[ 02. Nov 2012 ]

Libya: the hounding of migrants must stop

Libya: the hounding of migrants must stop - Cover

Report of a joint fact finding mission conducted in June 2012 by the FIDH, Justice Without Borders for Migrants (JSFM) and Migreurop in Libya. This report discusses the multiple human rights violations which are subject migrants in Libya.



Almost one year after the official end of the conflict on 23 October 2011, the situation in Libya remains unstable. The transitional government was unable to assert its authority over the various groups and factions that helped overthrow Muammar Gaddafi's dictatorship and economic activity has not yet resumed, except in the oil sector. The terrible legacy of 42 years of totalitarian rule by Colonel Gaddafi and his sons, compounded by nine months of civil war and an international military intervention, have left the country in a state of chaos. While the election of a new Libyan National Congress in July 2012 was a positive first step, the challenges it faces to build a state based on the rule of law are immense.

The magnitude of the difficulties stemming from the legacy of the Gaddafi regime, as well as certain worrying developments since its fall, heighten concern that the current "chaos" in the country is not about to end any time soon. As in all situations of political, social and security instability, the most vulnerable people face the most serious threats to their fundamental human rights.

In Libya today, even more so than when Gaddafi was in power, migrants, asylum seekers and refugees, in particular those of sub-Saharan African origin, suffer severe violations of their basic human rights. Alarmingly, this is far from being a marginal issue in the country, as evidenced by the number of people affected and the severity of the human rights abuses they experience.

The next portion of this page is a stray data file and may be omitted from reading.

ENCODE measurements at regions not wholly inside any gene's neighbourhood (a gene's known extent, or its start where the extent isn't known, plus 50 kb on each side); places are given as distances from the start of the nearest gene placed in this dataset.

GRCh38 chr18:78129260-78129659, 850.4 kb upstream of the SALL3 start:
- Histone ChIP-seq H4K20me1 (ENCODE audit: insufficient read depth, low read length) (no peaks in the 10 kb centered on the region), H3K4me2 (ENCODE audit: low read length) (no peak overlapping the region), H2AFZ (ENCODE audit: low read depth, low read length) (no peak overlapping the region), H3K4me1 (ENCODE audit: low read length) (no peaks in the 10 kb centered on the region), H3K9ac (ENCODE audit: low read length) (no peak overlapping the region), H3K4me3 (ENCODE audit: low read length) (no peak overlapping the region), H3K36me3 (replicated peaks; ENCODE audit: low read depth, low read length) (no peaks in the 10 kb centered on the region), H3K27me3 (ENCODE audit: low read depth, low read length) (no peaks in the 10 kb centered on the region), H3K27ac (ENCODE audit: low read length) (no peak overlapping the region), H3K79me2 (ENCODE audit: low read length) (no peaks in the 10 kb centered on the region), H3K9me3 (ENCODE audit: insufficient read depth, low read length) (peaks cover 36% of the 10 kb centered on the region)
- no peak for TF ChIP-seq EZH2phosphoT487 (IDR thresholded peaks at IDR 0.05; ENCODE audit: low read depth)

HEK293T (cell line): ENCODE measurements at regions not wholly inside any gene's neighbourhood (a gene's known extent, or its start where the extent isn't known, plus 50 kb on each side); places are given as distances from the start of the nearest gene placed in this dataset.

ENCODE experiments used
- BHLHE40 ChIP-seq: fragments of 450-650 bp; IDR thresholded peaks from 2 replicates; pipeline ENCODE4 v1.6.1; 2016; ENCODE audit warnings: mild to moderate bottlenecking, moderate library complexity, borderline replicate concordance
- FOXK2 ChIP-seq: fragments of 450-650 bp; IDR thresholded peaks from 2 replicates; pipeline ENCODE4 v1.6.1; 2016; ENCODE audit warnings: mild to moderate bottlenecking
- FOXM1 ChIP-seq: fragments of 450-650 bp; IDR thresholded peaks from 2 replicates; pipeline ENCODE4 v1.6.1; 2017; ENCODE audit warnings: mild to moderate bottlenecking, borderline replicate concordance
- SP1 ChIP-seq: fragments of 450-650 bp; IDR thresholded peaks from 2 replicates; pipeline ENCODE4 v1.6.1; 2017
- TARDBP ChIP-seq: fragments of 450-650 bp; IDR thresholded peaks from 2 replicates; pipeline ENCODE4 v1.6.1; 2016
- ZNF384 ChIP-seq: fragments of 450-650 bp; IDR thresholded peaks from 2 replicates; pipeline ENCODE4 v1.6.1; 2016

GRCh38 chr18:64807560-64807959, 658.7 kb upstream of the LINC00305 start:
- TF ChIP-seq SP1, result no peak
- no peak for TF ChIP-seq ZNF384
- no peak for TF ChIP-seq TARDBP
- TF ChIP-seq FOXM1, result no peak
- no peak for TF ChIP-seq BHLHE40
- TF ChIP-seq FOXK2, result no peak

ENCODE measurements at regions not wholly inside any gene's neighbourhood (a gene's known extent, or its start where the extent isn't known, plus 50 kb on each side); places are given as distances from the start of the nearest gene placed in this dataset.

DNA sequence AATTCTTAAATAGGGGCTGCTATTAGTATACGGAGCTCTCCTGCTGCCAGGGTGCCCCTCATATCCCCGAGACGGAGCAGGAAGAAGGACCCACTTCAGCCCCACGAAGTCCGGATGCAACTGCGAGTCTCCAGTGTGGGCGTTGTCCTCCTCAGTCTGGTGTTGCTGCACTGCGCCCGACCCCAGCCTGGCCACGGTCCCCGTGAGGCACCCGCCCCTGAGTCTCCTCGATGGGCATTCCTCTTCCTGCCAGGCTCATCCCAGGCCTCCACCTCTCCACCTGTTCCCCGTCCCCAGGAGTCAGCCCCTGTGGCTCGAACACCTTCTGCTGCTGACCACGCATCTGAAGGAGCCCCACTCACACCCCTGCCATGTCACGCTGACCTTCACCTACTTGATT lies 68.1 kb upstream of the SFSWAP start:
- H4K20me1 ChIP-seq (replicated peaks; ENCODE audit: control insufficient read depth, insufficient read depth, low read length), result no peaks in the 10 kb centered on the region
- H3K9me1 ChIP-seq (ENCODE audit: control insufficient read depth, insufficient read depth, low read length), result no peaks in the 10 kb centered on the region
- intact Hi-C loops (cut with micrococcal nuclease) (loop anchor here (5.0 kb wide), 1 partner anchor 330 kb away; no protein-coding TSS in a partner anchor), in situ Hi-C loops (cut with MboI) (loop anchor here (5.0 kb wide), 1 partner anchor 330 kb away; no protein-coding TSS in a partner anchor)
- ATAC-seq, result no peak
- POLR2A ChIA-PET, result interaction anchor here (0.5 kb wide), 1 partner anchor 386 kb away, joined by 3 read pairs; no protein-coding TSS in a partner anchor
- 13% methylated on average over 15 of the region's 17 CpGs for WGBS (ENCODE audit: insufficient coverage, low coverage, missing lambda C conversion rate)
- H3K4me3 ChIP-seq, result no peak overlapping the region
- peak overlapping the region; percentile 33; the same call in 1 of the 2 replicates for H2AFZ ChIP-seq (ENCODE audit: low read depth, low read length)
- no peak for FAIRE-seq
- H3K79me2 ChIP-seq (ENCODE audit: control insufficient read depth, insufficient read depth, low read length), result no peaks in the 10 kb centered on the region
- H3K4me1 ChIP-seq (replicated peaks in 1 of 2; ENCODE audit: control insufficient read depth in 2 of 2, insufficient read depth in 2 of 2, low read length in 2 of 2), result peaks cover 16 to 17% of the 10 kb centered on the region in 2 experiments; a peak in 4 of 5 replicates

Before the war, it was estimated that there were between 1.5 and 2.5 million foreign workers in Libya, contributing to the functioning of the country's economy, among a total population of approximately 6.4 million. Little reliable information existed on how they were treated due to a number of factors: obstacles to access for independent media and non-governmental organisations; the absence of independent Libyan civil society organisations; and the complicity of European states that preferred to turn a blind eye after Gaddafi successfully manoeuvred his return to the international scene by assuming the role of border guard to curb "illegal " migration into Europe. Nonetheless, some information filtered through about the brutal treatment of migrants from sub-Saharan African and concerning the existence of detention camps where migrants were held in appalling conditions.

From the onset of the Libyan conflict on 17 February 2011, migrants were particularly threatened and began a massive exodus. According to data from the International Organisation for Migration (IOM) published at the end of November 2011,(1) nearly 800.000 migrants fled to neighbouring countries during the conflict (excluding Libyan nationals who sought refuge in Egypt and Tunisia).

In response to alerts about the situation of migrants and refugees stranded in camps at the borders with Egypt and Tunisia, international solidarity organisations sent investigation missions to assess the situation and launched advocacy initiatives at the international level to find solutions for these victims of the Libyan conflict.(2) The International Federation for Human Rights (FIDH) conducted a fact-finding mission in May 2011 at the border with Egypt(3), during which it collected numerous accounts of abuses against migrants of sub-Saharan origin.


Having closely monitored the information and reports emerging from Libya following the fall of the Gaddafi regime, including alarming accounts of mistreatment of migrants - notably FIDH findings from two missions conducted in Libya in January and May 2012 - FIDH, Migreurop and Justice without Borders for Migrants (JSFM) sent an international investigation mission to Libya from 7 to 15 June 2012.

The main objective of this mission was to gather information on the current camp near Benghazi, run by a brigade (Katiba) calling themselves situation of migrants, asylum seekers and refugees in the country, with a particular focus on migrants held in detention camps on administrative grounds linked to their migration status (rather than those imprisoned on the basis of their involvement - real or perceived - in crimes committed by Gaddafi's forces during the conflict).(4) Particular attention was also paid to the plight of "internally displaced" members of the Libyan Tawargha community, also held in camps.